Five minutes in and we're knackered. The sweat from our foreheads has dribbled into our now stinging eyes, we've gone a bit dizzy and our hands are clammy.
Eventually we find where the batteries are supposed to go in the heart rate monitor and we're ready to begin EA Sports Active 2.
EA's fitness utility is less a game and more a psychotic gym instructor digitally sent to whip you into shape without leaving the house, which ironically is the exact reason you gasp for breath when getting up from the sofa.
In all seriousness, this is fantastic for giving gym n00bs a thorough workout while adding mini-games such as basketball and boxing to keep you entertained at the same time.
A comprehensive personal planner can be tailored to your exact goals, so whether it's weight training or simply shedding some puppy fat, Sports Active 2 has it all.
But regardless of how well you can track your heart rate, calories burned, and even see what foods you should be eating there are some fundamental flaws and we're not just talking about the hideous and barely upscaled Wii visuals.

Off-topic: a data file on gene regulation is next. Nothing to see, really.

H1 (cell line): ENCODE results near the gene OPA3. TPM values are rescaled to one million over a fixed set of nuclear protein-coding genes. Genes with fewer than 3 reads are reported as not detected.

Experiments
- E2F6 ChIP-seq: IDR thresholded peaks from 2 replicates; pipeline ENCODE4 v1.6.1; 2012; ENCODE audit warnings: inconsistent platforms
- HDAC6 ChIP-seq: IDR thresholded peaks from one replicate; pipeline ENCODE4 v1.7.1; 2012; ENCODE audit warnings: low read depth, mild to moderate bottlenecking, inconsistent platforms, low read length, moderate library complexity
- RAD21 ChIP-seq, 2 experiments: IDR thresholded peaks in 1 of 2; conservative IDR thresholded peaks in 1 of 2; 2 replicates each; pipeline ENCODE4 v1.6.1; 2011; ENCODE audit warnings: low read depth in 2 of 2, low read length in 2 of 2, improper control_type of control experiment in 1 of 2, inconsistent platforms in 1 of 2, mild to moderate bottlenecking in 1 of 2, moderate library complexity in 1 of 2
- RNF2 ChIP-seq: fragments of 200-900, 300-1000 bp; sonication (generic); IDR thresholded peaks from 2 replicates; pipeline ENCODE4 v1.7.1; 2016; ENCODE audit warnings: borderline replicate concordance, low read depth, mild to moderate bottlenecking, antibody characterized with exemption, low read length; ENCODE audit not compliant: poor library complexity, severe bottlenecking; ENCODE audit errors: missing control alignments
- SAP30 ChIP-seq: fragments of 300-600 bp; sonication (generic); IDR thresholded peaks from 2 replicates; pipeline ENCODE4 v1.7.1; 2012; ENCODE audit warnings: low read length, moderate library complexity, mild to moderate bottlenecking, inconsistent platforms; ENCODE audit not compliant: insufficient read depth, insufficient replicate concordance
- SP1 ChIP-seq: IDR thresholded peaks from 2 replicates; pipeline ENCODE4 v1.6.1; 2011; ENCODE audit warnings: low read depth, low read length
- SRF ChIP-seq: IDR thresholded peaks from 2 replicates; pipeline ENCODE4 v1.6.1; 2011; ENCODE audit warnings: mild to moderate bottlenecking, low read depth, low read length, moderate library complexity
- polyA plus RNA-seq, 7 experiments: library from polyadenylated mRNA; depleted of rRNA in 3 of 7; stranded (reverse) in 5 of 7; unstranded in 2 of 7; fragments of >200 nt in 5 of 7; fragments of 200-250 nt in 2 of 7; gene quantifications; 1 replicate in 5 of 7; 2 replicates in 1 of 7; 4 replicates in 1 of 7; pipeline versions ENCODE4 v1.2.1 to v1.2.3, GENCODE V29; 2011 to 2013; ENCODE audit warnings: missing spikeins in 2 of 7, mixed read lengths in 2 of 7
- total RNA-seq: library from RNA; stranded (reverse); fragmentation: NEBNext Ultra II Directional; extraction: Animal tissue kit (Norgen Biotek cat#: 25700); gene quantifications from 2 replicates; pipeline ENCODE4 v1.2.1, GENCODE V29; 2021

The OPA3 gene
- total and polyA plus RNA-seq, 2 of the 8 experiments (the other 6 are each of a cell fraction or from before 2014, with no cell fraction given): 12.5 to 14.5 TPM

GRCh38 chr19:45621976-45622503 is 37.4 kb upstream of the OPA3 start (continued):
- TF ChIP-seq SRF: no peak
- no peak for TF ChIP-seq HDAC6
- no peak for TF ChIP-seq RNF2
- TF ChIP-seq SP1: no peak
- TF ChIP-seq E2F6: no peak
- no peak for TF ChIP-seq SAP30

The wireless motion tracking system (bands that go round both arms and a thigh) aren't 100% accurate. This means that when skipping, your avatar on screen may stop but you'll continue and ultimately end up doing more than asked of you.
The same applies to certain rowing exercises, which can leave your arms aching because the person on-screen fails to recognize a rep.
Hopefully next time they'll make it PS Move compatible because the 1:1 accuracy of the motion controller would instantly provide a better reading of your workout skills.
And even as healthy young men, we still found the times between exercises too short to catch your breath. At times, it's actually like EA want you dead.
All that said, Sports Active 2 provides a worthy starter for those looking to improve their fitness without fear of being taunted by meat-headed zealots at their local sports centre.
It's a shame that there's little reason for the hardcore to ditch a session at the gym for the somewhat inaccurate and repetitive 'play' here.
Perfect if you can't go to the gym, but frustrating for workout fanatics